Defining Stalinoid Down

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Last night I was paging through the New Republic and, for some reason, ended up torturing myself by reading Leon Wieselter’s latest exercise in pretension and self-regard. It was fairly ordinary, as these things go, but included this aside about supporters of the Iraq War:

(The other day Rachel Maddow, who has never been significantly wrong about anything, published this Stalinoid sentence in The Washington Post: “Whether they are humbled by their own mistakes or not, it is our civic responsibility to ensure that a history of misstatements and misjudgments has consequences for a person’s credibility in our national discourse.”)

Stalinoid? Seriously? For a very mild suggestion that people with a history of being wrong should be thought less credible in the future? That sounds more like a bare minimum of common sense than a cultural pogrom aimed at neocons and liberal hawks.

I’ve suggested in the past that we should all calm down a bit over analogies to Hitler and Nazis in popular discourse, so I’m hardly one to complain about using Stalin in the same way. But this is still a pretty reprehensible slur. Wieselter needs to find a better outlet for his frustration over being wrong about the Iraq War.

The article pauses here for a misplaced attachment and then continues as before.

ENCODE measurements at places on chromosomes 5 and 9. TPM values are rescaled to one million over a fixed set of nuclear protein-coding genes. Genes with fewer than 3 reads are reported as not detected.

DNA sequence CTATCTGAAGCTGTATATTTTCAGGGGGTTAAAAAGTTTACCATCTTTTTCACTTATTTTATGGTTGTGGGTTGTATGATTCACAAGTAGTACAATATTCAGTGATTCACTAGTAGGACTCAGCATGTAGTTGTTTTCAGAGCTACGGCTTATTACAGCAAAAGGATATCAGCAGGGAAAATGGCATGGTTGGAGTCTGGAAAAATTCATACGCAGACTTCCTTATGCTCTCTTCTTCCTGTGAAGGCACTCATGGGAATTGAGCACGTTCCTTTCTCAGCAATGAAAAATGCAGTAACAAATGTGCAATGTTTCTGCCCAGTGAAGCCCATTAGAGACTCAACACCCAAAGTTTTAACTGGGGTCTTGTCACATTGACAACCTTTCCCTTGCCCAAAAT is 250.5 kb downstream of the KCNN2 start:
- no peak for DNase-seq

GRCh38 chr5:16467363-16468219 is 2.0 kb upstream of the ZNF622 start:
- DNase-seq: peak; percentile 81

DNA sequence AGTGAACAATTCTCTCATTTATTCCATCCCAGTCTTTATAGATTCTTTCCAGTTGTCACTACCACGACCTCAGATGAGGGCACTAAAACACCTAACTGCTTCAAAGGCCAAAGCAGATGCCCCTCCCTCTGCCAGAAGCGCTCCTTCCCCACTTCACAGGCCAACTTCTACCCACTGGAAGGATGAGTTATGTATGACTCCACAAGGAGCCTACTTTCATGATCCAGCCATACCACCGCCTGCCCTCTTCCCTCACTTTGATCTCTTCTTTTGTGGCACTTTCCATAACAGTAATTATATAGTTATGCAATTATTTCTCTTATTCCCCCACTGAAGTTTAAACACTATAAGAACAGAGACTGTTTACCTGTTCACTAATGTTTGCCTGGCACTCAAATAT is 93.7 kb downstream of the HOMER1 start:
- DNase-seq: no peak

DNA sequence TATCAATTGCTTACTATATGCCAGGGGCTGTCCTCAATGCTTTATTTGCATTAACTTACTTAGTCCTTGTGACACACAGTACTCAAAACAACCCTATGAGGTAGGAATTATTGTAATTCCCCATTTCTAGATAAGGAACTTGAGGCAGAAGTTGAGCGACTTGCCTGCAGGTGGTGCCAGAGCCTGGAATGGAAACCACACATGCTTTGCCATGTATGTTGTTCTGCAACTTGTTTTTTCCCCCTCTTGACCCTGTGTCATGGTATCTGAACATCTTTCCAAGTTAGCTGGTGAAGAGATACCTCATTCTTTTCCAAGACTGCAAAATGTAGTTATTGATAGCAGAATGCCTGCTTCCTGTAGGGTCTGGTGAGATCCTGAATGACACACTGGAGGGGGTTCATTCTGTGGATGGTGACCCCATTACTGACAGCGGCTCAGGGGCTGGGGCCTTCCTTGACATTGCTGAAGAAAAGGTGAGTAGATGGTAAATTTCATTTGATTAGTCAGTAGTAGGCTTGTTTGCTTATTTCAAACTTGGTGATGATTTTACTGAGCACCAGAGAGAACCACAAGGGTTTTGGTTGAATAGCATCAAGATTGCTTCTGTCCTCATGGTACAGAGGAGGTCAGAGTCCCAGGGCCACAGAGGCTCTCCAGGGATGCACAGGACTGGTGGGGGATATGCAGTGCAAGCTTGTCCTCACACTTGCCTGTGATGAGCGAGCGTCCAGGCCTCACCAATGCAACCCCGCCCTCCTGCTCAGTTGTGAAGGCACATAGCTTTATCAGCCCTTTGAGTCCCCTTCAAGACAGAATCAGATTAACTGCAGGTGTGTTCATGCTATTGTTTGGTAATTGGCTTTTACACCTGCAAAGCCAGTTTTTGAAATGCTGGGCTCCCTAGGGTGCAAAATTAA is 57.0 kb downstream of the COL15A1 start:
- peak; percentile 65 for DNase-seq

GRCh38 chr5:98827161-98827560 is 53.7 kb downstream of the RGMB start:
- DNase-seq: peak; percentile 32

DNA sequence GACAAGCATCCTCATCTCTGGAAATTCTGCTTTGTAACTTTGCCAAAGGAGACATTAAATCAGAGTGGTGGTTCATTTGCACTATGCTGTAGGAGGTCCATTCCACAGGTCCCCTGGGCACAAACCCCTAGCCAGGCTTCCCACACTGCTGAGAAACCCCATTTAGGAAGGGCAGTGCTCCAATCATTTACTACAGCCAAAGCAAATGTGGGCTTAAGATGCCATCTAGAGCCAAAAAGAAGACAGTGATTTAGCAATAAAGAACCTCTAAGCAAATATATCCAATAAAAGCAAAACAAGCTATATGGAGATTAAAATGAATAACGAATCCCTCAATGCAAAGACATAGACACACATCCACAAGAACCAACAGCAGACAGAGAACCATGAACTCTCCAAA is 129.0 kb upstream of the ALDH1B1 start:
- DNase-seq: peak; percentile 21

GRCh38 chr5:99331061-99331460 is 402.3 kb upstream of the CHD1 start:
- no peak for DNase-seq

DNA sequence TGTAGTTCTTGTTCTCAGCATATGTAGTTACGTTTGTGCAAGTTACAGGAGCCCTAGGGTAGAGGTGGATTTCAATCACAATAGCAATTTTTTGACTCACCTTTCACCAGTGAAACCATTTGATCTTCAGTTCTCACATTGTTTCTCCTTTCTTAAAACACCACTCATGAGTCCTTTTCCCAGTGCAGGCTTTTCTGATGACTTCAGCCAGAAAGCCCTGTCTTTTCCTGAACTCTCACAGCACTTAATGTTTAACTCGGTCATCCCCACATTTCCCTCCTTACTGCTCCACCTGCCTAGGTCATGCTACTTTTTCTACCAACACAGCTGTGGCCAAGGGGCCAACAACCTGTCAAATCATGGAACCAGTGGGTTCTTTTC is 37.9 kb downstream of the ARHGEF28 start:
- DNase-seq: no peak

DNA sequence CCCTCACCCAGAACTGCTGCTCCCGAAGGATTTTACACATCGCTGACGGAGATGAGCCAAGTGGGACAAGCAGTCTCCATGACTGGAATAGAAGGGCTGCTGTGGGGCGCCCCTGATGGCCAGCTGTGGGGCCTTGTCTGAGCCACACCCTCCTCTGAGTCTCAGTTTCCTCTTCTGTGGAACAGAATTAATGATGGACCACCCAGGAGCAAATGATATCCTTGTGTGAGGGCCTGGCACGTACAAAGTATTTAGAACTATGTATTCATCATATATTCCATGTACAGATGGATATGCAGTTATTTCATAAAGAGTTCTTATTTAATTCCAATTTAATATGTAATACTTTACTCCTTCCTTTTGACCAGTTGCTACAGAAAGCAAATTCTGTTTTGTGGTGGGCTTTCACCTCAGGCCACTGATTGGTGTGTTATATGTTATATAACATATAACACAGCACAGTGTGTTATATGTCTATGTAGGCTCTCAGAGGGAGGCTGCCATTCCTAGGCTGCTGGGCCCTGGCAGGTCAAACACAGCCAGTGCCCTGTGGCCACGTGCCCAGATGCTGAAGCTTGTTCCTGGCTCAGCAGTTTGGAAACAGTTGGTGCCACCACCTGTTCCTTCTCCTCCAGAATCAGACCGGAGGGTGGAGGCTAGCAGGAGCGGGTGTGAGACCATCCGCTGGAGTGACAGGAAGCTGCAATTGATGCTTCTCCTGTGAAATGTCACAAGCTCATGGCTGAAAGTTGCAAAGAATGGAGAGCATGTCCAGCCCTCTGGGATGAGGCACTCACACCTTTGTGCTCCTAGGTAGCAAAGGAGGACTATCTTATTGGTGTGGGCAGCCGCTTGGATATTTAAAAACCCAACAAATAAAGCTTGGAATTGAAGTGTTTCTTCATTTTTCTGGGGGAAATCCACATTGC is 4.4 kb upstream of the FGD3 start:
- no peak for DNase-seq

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DEMOCRACY DOES NOT EXIST...

without free and fair elections, a vigorous free press, and engaged citizens to reclaim power from those who abuse it.

In this election year unlike any other—against a backdrop of a pandemic, an economic crisis, racial reckoning, and so much daily bluster—Mother Jones' journalism is driven by one simple question: Will America move closer to, or further from, justice and equity in the years to come?

If you're able to, please join us in this mission with a donation today. Our reporting right now is focused on voting rights and election security, corruption, disinformation, racial and gender equity, and the climate crisis. We can’t do it without the support of readers like you, and we need to give it everything we've got between now and November. Thank you.

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